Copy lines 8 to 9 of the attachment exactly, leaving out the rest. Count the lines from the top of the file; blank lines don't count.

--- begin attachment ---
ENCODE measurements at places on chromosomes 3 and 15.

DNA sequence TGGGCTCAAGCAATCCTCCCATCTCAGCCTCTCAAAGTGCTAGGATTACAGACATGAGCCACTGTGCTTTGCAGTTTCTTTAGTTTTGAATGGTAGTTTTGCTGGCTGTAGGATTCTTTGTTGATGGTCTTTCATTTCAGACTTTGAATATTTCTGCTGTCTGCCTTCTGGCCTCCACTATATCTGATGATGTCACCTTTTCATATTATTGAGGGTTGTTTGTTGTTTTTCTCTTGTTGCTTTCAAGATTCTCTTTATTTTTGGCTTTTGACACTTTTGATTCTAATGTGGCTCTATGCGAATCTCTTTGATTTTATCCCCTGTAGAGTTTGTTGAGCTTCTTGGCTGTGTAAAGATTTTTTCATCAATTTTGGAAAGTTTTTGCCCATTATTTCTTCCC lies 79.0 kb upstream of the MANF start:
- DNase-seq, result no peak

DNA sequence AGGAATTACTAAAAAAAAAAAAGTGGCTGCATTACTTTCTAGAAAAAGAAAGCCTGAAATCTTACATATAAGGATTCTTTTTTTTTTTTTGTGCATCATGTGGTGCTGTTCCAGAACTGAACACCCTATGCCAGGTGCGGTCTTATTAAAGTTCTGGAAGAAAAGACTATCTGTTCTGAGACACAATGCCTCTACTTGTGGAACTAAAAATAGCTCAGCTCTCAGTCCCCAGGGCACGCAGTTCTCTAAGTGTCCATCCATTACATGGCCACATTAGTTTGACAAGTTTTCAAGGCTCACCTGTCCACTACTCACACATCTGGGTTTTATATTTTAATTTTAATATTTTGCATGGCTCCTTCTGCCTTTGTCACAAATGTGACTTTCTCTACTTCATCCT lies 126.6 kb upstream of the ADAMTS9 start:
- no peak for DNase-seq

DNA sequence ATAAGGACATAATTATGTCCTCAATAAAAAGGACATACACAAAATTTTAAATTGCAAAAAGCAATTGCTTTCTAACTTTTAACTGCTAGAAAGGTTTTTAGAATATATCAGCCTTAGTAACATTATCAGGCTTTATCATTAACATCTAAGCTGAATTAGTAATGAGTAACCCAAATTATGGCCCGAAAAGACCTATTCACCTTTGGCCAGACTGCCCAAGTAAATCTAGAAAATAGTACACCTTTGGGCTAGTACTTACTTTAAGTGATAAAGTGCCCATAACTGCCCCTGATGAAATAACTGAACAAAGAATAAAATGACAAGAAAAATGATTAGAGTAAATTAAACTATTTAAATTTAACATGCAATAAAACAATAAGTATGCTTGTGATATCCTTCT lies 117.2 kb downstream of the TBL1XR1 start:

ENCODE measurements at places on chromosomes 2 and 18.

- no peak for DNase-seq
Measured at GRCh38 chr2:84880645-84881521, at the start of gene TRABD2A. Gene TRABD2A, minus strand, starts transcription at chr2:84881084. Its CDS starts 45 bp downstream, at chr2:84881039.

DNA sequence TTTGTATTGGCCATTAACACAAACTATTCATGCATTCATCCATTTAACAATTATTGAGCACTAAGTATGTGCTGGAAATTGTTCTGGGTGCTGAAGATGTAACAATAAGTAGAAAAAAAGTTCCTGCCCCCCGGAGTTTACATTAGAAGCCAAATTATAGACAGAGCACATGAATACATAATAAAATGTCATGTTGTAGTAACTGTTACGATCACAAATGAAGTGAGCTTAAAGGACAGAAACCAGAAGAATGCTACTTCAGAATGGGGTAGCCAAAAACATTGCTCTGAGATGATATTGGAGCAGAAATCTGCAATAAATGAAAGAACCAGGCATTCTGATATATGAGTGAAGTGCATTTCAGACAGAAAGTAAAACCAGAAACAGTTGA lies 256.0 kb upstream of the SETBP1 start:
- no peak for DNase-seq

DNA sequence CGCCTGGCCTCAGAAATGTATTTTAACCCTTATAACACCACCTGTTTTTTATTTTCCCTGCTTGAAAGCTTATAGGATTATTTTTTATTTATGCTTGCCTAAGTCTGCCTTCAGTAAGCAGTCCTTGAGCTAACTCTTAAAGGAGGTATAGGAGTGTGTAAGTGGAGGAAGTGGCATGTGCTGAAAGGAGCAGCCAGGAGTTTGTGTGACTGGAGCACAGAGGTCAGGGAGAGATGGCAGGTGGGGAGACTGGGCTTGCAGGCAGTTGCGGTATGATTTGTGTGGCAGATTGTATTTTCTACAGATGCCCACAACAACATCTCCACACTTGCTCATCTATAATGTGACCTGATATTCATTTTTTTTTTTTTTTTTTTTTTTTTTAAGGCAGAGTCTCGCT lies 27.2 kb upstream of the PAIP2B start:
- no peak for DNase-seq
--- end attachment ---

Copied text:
- no peak for DNase-seq
Measured at GRCh38 chr2:84880645-84881521, at the start of gene TRABD2A. Gene TRABD2A, minus strand, starts transcription at chr2:84881084. Its CDS starts 45 bp downstream, at chr2:84881039.